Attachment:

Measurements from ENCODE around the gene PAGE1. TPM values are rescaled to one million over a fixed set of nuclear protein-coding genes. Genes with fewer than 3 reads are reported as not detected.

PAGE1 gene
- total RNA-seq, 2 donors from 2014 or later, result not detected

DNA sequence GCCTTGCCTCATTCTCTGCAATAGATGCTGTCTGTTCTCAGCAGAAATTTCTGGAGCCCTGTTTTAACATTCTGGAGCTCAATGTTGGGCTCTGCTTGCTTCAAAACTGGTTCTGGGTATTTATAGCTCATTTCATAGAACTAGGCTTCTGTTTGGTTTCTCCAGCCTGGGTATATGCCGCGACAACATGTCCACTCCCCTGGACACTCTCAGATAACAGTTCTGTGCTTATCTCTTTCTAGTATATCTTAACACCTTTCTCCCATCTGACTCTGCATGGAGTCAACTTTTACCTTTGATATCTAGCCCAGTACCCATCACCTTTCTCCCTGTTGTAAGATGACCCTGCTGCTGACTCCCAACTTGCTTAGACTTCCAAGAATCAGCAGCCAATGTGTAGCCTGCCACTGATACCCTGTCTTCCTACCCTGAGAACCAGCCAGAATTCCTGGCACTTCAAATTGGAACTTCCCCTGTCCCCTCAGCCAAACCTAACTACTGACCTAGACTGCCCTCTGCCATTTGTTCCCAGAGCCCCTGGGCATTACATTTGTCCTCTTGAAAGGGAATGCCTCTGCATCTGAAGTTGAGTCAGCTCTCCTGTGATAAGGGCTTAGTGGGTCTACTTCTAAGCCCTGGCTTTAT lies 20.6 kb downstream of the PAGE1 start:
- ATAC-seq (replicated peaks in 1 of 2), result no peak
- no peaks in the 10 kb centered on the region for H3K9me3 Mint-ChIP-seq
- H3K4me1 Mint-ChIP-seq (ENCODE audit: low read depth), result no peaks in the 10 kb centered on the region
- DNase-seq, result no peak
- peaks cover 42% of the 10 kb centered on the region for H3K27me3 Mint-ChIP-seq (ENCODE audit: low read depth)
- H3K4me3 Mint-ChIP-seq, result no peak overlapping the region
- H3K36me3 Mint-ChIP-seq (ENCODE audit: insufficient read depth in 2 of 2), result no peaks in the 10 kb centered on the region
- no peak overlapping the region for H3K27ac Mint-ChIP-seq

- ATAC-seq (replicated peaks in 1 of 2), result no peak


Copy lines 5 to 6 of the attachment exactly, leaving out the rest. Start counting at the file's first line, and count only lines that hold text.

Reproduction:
- ATAC-seq (replicated peaks in 1 of 2), result no peak
- no peaks in the 10 kb centered on the region for H3K9me3 Mint-ChIP-seq